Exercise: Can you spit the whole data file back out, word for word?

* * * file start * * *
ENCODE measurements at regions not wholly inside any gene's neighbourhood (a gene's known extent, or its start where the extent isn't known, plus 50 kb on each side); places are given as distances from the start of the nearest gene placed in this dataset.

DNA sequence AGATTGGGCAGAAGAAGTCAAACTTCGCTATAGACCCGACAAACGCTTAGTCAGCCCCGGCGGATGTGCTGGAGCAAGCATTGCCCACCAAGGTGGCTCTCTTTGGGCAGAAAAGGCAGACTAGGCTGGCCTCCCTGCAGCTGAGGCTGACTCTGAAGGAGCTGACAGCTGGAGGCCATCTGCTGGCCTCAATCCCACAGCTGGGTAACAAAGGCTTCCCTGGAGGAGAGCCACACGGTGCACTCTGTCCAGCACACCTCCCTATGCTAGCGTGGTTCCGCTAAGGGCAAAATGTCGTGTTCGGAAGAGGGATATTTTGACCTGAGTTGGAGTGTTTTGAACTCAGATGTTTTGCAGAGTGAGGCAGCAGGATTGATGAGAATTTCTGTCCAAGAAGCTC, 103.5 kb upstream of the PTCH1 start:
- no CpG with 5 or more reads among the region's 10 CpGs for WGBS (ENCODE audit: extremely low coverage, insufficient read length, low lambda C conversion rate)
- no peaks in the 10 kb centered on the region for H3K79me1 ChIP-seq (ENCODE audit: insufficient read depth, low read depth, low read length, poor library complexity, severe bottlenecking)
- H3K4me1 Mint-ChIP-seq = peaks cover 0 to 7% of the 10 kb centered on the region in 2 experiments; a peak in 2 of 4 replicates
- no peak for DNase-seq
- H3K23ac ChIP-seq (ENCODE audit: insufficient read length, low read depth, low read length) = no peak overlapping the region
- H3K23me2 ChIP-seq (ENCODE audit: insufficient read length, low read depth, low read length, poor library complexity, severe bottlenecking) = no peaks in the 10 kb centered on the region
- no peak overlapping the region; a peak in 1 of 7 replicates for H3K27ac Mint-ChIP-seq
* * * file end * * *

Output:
ENCODE measurements at regions not wholly inside any gene's neighbourhood (a gene's known extent, or its start where the extent isn't known, plus 50 kb on each side); places are given as distances from the start of the nearest gene placed in this dataset.

DNA sequence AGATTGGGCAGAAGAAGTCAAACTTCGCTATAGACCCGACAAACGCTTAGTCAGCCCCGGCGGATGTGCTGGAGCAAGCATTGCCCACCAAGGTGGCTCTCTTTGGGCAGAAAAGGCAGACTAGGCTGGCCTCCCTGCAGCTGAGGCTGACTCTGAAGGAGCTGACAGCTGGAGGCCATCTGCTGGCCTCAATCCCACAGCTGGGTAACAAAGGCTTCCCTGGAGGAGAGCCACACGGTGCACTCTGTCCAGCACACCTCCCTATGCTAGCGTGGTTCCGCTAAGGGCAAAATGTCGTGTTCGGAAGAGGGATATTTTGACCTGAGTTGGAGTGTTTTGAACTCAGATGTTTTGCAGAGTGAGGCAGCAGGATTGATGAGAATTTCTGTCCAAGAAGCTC, 103.5 kb upstream of the PTCH1 start:
- no CpG with 5 or more reads among the region's 10 CpGs for WGBS (ENCODE audit: extremely low coverage, insufficient read length, low lambda C conversion rate)
- no peaks in the 10 kb centered on the region for H3K79me1 ChIP-seq (ENCODE audit: insufficient read depth, low read depth, low read length, poor library complexity, severe bottlenecking)
- H3K4me1 Mint-ChIP-seq = peaks cover 0 to 7% of the 10 kb centered on the region in 2 experiments; a peak in 2 of 4 replicates
- no peak for DNase-seq
- H3K23ac ChIP-seq (ENCODE audit: insufficient read length, low read depth, low read length) = no peak overlapping the region
- H3K23me2 ChIP-seq (ENCODE audit: insufficient read length, low read depth, low read length, poor library complexity, severe bottlenecking) = no peaks in the 10 kb centered on the region
- no peak overlapping the region; a peak in 1 of 7 replicates for H3K27ac Mint-ChIP-seq